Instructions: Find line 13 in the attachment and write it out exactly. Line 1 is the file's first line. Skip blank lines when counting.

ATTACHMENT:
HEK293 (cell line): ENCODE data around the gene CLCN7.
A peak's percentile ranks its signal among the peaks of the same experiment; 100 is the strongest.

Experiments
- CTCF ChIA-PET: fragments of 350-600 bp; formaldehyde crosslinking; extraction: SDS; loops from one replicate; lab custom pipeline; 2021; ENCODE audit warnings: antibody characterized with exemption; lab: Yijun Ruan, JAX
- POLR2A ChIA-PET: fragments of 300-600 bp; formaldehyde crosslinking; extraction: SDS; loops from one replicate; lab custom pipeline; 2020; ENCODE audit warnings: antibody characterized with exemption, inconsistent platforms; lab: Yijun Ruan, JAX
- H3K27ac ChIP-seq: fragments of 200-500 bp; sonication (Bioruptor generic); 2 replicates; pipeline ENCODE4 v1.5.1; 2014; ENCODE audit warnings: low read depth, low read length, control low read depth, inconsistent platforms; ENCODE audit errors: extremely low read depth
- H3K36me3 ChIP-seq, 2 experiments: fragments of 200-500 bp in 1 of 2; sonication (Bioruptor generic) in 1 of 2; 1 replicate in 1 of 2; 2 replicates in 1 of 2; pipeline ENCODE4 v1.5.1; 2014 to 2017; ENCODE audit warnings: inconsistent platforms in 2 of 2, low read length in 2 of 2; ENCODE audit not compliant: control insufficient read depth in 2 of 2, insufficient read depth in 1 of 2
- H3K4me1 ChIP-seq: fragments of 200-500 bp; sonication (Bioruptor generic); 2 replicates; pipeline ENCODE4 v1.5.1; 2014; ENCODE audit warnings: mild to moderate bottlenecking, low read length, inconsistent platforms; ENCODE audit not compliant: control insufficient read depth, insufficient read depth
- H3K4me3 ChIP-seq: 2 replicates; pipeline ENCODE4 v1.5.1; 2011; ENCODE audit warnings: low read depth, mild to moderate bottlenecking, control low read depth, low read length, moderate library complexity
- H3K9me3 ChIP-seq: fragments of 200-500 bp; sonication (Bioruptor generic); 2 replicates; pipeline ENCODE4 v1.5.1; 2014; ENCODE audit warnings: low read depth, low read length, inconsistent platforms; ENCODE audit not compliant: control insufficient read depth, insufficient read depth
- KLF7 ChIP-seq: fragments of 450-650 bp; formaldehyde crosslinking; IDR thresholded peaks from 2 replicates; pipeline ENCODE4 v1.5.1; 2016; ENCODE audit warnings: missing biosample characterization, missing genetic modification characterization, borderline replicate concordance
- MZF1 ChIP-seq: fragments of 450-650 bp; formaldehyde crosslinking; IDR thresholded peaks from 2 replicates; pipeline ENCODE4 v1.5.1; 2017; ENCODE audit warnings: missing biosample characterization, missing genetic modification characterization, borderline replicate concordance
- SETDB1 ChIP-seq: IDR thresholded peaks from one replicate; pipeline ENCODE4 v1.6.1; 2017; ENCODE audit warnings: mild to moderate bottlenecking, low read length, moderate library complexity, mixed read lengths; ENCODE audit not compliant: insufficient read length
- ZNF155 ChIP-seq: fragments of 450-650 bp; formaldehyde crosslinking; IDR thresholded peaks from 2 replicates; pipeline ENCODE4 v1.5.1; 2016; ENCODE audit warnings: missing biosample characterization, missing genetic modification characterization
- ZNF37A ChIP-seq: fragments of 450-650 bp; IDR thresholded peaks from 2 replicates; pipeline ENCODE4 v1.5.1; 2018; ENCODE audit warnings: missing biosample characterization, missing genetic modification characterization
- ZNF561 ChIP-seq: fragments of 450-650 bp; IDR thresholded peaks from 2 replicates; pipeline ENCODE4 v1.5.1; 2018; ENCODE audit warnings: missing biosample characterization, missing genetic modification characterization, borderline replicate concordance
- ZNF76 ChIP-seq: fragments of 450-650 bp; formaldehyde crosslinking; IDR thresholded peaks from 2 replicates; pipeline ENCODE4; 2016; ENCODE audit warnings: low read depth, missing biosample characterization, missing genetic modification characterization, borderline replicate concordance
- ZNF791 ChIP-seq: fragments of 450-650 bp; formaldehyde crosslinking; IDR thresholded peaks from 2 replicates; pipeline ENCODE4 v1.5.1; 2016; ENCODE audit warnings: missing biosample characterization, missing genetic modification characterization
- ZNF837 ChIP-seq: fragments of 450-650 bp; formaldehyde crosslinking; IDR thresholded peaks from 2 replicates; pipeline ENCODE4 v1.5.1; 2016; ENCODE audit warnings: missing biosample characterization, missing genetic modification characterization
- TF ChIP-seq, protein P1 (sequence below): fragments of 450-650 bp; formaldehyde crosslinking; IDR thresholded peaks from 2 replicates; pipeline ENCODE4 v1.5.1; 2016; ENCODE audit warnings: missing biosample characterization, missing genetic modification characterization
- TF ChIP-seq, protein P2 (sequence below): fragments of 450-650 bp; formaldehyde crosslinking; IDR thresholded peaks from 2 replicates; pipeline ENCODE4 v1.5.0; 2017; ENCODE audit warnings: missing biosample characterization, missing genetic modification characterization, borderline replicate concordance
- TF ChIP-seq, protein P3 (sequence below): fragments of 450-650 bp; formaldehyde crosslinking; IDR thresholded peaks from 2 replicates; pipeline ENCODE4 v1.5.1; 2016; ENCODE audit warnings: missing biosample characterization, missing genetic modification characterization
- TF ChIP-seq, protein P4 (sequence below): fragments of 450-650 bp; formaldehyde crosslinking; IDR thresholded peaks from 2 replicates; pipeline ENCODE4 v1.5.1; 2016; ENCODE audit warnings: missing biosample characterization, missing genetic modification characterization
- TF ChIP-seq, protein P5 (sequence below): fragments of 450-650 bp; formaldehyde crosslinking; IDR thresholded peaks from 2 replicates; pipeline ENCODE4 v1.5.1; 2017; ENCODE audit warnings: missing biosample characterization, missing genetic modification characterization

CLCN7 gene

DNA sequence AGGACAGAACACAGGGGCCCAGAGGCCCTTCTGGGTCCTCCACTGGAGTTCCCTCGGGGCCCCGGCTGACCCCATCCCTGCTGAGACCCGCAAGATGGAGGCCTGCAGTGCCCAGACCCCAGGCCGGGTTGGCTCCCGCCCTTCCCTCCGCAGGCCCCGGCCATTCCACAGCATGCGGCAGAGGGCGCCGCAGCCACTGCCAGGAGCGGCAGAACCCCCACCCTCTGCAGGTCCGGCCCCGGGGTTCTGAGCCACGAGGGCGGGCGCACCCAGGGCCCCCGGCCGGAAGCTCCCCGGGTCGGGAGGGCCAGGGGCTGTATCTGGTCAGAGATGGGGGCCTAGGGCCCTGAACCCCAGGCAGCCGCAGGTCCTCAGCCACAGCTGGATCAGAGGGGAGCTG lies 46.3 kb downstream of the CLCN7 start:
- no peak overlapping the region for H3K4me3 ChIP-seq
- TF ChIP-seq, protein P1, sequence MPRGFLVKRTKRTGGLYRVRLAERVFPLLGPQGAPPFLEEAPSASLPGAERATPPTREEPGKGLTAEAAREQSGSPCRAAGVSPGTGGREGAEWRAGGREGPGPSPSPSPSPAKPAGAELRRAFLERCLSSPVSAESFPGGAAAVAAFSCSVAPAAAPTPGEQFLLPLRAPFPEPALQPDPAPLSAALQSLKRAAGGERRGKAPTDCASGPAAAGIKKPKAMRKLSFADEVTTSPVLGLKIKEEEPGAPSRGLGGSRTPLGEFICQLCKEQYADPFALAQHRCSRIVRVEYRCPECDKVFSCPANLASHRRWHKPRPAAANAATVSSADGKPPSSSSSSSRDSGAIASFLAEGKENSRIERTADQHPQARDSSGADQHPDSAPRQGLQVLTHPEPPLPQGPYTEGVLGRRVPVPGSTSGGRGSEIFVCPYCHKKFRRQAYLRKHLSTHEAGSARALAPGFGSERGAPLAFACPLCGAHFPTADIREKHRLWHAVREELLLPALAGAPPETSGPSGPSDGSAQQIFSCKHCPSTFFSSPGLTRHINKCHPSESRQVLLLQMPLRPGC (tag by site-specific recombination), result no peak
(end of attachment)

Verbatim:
- SETDB1 ChIP-seq: IDR thresholded peaks from one replicate; pipeline ENCODE4 v1.6.1; 2017; ENCODE audit warnings: mild to moderate bottlenecking, low read length, moderate library complexity, mixed read lengths; ENCODE audit not compliant: insufficient read length